Then there’s “Knowledge construction”:
This component refers not only to group consensus within a discipline but also to the process whereby individual students construct knowledge for themselves.
You and I have another phrase for this component: “Making s**t up”. Lock the little boys and girls in a room and let them reinvent the wheel, and then discover how to do differential equations on their own. That will really accelerate the progress of math and science.
You might also want to pick up a copy of Ethnomathematics: A Multicultural View of Mathematical Ideas, by Marcia Ascher:
According to this review:
Among the Iqwaye people of Papua New Guinea, for instance, fingers, toes, and the spaces between toes are tools for counting to numbers much higher than 10 or 20 or 28; instead, they form the basis of a sophisticated numbering system that can count to numbers of indefinitely large size.
This is a big deal? The indigenes learned to count? And beyond twenty, too! Quite an accomplishment for — ahem — people of color.
From Madagascar, for instance, she describes a divination practice that has endured for four centuries, in essentially the same form, among members of the island’s diverse ethnic and sociopolitical groupings. Madagascans seeking advice and guidance consult an expert, known as an ombiasy, in a divination system called sikidy. The diviner grabs a fistful of the seeds from a local tree out of a bag and makes a column of four random piles. He then removes the seeds from the piles two at a time, until each pile is reduced to either one or two seeds. He then repeats the process three more times, each time placing the new column of piles to the left of the preceding column. In the end he has sixteen piles of seeds before him, each containing either one or two seeds, arranged in four columns.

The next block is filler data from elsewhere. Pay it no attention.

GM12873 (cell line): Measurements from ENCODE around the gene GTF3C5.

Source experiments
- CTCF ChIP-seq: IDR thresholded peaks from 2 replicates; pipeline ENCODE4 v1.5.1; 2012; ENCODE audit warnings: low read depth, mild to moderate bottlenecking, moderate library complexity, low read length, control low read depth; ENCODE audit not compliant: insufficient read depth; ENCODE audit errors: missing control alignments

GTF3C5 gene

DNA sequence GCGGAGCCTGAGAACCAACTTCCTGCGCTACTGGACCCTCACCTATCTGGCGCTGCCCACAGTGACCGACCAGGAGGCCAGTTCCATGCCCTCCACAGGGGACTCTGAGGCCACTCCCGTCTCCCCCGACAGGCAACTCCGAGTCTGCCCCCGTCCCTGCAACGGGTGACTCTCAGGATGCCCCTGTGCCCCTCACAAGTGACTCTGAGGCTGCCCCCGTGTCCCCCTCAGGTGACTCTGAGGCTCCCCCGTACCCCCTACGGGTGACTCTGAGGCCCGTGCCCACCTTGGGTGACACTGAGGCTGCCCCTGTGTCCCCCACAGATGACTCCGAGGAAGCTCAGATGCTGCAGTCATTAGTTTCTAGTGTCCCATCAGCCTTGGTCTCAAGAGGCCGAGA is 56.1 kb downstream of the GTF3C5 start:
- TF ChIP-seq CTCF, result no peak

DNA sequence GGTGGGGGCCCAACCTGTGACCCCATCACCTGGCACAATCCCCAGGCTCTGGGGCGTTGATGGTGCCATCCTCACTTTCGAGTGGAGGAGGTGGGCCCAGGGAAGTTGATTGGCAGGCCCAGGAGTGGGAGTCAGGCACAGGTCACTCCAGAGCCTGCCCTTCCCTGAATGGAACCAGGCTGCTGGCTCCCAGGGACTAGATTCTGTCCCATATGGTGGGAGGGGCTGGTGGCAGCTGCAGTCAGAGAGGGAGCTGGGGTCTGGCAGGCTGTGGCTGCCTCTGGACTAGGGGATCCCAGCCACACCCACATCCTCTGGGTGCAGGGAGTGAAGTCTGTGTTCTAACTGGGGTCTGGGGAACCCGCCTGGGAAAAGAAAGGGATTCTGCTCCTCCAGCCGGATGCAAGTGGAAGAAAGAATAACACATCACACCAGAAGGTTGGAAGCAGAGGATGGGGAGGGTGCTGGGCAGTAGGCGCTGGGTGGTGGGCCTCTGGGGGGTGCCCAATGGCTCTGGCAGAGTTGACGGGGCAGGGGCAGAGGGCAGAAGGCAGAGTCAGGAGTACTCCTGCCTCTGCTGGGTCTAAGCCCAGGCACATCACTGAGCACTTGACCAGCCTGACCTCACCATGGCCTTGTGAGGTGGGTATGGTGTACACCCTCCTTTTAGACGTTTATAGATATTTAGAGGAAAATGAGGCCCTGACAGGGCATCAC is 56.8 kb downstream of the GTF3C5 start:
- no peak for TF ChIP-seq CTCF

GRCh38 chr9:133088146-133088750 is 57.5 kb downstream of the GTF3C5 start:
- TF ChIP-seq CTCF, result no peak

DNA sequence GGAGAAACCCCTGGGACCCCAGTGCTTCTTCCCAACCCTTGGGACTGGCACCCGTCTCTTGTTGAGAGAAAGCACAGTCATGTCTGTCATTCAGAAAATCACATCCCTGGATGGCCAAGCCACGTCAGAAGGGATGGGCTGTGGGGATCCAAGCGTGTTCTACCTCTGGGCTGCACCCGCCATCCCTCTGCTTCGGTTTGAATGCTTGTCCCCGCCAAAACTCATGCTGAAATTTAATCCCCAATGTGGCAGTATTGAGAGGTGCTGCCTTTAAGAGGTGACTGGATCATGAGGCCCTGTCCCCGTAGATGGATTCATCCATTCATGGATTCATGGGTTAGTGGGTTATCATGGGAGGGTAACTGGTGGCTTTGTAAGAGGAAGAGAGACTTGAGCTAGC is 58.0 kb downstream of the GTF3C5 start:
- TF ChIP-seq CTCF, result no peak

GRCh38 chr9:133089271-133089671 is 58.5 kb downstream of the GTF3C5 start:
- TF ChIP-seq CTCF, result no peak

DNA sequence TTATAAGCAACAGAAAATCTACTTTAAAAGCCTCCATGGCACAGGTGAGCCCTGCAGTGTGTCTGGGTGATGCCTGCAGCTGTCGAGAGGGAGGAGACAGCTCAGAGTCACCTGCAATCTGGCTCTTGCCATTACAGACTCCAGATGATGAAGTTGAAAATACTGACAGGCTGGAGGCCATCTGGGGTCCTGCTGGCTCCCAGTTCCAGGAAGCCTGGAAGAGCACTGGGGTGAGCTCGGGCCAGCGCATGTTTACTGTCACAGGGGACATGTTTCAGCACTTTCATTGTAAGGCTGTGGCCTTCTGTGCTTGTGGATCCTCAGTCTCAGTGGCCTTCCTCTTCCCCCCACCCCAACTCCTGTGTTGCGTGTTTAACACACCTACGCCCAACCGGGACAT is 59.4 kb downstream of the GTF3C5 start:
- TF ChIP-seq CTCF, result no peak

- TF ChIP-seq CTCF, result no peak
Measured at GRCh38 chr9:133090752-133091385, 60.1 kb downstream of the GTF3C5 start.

It’s easy to make fun of this stuff. But when I do, I must emphasize that I’m not making fun of the source material itself. What people have done with mathematical ideas in their own way, in their own cultures, is always interesting.
What I’m ridiculing is the high-minded elevation of these things, this condescending and — yes — racist pandering to more primitive cultures, all in the name of further denigrating Western civilization.
Because what you’ll notice about all the multicultural math, science, and engineering accomplishments touted in these sources is this: they aren’t any more advanced than the ancient Greeks were in these fields.
No electronic device was ever designed based on the indigenous physics of the Igbo. The Ainu did not discover the quark, or a cure for polio.
The awful truth, the truth that dare not be admitted, is that the hated Dead White European Males had this stuff beat more than two thousand years ago.
Now that’s culturally relevant pedagogy.